From the descriptions of this book, I wasn’t sure I would like it even though I usually enjoy Kate Atkinson, a very playful writer. But what a great book–completely engrossing, oddly funny, and immensely satisfying.
Ursula Todd is born on a snowy night in 1910, but the umbilical cord is wrapped around her throat, so she dies. On the same night, Ursula is born again, but this time she lives. As she gets older, she faces various hazards, some of which she does not survive. Each time she is born again, on the same snowy night.
Through vignettes during the course of Ursula’s life, Atkinson skillfully and compellingly weaves the story of how small decisions in life can affect larger issues. We know a very large issue is coming up from the beginning, because in the first scene of the novel, Ursula assassinates Adolf Hitler and is killed in turn by his men.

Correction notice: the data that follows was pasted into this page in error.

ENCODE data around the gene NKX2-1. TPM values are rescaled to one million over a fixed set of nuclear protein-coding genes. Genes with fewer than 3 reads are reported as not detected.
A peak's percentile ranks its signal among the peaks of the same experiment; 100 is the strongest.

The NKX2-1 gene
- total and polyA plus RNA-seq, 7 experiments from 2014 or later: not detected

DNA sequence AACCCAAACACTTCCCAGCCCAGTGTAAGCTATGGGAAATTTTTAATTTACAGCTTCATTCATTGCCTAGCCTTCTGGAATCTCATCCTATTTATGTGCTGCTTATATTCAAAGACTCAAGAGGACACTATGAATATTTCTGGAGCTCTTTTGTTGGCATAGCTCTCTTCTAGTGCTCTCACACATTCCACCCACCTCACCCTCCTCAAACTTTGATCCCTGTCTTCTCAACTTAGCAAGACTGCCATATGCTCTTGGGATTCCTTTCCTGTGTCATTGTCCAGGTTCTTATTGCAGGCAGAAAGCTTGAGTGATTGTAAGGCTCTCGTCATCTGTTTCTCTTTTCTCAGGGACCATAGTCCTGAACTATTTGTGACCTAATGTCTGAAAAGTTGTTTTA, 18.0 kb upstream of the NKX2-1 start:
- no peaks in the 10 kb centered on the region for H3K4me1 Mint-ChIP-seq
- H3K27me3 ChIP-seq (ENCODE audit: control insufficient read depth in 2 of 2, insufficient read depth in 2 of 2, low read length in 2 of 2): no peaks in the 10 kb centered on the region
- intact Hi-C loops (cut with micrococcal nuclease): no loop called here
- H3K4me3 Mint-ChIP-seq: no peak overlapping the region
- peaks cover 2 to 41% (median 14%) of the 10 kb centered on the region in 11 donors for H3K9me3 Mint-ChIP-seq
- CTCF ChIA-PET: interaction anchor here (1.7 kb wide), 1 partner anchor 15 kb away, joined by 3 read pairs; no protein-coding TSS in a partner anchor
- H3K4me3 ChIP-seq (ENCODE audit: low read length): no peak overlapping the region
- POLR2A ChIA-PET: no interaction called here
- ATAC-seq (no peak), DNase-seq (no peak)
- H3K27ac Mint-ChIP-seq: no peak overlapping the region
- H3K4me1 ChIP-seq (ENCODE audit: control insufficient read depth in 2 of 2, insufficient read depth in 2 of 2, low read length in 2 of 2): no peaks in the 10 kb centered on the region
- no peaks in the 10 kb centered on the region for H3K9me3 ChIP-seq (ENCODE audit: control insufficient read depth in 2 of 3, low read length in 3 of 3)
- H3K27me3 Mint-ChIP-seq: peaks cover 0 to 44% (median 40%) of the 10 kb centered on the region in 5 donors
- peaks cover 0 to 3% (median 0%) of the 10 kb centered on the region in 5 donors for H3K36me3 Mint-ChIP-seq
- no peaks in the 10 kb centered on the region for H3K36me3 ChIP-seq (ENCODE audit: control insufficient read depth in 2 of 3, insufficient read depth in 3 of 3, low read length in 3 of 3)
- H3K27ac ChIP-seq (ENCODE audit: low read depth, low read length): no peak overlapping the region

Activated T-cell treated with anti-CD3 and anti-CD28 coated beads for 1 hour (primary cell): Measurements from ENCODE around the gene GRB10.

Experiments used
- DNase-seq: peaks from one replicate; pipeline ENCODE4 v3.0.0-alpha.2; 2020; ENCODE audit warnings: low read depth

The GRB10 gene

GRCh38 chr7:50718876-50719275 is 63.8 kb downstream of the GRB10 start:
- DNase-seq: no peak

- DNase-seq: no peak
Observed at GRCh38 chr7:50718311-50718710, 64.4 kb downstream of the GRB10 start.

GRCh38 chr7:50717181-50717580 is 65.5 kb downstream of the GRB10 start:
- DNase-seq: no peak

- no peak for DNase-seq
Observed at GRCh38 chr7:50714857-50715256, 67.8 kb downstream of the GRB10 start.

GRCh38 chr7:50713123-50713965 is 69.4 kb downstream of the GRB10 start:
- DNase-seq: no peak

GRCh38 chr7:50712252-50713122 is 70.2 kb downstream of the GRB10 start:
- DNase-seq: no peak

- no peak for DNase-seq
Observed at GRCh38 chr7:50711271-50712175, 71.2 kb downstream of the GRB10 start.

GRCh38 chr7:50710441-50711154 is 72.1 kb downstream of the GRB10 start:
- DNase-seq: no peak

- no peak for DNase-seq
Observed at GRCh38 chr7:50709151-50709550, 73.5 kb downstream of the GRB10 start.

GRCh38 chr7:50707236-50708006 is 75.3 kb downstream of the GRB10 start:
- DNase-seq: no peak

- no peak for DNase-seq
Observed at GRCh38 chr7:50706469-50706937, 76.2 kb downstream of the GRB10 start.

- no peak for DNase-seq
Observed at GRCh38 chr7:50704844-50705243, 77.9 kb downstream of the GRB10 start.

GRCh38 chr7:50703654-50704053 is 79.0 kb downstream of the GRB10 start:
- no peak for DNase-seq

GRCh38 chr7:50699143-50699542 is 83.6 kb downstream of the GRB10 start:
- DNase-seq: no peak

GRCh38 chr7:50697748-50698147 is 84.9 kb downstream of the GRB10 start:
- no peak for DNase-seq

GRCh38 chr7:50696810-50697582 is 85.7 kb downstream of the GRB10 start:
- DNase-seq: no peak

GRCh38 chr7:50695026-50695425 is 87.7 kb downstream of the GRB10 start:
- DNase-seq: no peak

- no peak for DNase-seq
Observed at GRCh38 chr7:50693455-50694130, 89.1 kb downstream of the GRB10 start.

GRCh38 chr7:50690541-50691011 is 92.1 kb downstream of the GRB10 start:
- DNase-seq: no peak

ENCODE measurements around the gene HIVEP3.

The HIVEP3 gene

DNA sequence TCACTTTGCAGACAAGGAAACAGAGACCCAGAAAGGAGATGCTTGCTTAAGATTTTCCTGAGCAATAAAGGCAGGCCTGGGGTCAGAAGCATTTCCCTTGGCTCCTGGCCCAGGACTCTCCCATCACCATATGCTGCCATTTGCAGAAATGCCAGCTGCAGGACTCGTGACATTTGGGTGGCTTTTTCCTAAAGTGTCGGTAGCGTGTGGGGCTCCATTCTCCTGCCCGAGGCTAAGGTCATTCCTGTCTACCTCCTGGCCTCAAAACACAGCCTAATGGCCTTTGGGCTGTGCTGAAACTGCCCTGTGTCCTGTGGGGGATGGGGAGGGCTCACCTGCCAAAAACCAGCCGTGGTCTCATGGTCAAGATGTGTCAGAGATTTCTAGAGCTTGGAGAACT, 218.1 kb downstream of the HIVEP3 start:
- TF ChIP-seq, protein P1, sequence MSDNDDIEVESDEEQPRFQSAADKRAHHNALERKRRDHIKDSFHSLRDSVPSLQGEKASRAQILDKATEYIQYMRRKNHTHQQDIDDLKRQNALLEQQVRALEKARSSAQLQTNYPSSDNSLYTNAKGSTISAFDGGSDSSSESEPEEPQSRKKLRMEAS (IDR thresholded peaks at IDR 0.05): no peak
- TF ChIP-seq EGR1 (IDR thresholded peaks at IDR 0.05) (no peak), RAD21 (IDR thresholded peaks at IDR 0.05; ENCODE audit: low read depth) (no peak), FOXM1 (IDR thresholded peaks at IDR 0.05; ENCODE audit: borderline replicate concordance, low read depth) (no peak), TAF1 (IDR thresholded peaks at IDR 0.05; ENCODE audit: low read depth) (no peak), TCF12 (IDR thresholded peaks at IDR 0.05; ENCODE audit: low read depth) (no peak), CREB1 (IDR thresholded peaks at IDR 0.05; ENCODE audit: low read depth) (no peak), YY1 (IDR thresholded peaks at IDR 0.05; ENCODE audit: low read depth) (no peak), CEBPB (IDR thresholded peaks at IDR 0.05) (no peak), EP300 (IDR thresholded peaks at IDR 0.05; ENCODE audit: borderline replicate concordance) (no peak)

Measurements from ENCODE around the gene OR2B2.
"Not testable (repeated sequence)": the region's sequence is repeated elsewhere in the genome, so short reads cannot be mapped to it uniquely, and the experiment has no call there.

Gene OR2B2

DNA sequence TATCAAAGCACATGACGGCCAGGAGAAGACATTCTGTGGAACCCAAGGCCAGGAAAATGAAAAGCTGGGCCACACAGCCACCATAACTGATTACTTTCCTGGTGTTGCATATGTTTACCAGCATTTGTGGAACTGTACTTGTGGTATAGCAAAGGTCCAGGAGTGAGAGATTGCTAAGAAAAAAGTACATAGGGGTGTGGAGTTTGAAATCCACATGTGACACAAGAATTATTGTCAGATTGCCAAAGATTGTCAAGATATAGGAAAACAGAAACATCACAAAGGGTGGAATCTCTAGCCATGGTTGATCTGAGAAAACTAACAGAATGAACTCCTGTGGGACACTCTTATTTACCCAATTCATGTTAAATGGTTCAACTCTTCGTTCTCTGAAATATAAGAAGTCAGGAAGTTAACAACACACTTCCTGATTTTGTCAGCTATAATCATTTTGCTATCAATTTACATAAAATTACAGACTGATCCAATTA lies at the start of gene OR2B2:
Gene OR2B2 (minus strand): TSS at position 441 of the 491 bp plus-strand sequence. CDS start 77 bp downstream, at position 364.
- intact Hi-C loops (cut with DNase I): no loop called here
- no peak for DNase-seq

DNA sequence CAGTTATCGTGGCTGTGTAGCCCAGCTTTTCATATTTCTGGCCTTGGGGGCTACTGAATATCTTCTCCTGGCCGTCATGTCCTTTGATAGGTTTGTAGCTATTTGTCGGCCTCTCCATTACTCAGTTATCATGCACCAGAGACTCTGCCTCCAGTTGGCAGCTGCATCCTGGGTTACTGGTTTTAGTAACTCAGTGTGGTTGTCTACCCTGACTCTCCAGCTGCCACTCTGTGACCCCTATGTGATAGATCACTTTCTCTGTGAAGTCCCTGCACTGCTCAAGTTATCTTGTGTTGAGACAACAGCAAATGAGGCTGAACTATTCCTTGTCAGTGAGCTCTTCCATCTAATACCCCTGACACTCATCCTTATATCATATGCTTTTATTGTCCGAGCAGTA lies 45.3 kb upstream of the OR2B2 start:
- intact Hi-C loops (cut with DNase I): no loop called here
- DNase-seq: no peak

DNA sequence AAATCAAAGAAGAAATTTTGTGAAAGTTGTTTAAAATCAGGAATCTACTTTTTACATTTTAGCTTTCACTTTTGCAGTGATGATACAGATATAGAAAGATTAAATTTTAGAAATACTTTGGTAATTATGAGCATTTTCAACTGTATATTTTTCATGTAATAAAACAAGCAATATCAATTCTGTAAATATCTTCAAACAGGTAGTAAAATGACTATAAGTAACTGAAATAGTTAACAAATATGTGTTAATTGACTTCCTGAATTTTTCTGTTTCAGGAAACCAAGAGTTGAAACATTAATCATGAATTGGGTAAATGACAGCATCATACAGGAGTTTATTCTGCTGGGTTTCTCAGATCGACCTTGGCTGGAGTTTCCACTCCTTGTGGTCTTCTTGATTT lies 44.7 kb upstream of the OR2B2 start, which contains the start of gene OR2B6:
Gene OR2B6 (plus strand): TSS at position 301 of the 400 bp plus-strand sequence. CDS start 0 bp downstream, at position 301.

Life After Life is a stunningly inventive novel about choice, fate, free will, and the nature of time, which Ursula explains to her psychiatrist (who believes in reincarnation) is not a circle but a palimpsest–a manuscript that has been overwritten but on which you can still see some of the writing.
I found this novel amazing, having never read anything quite like it. It is fascinating, funny, touching, and thought-provoking. I personally am going to miss Jackson Brodie, but Atkinson has launched herself far beyond him.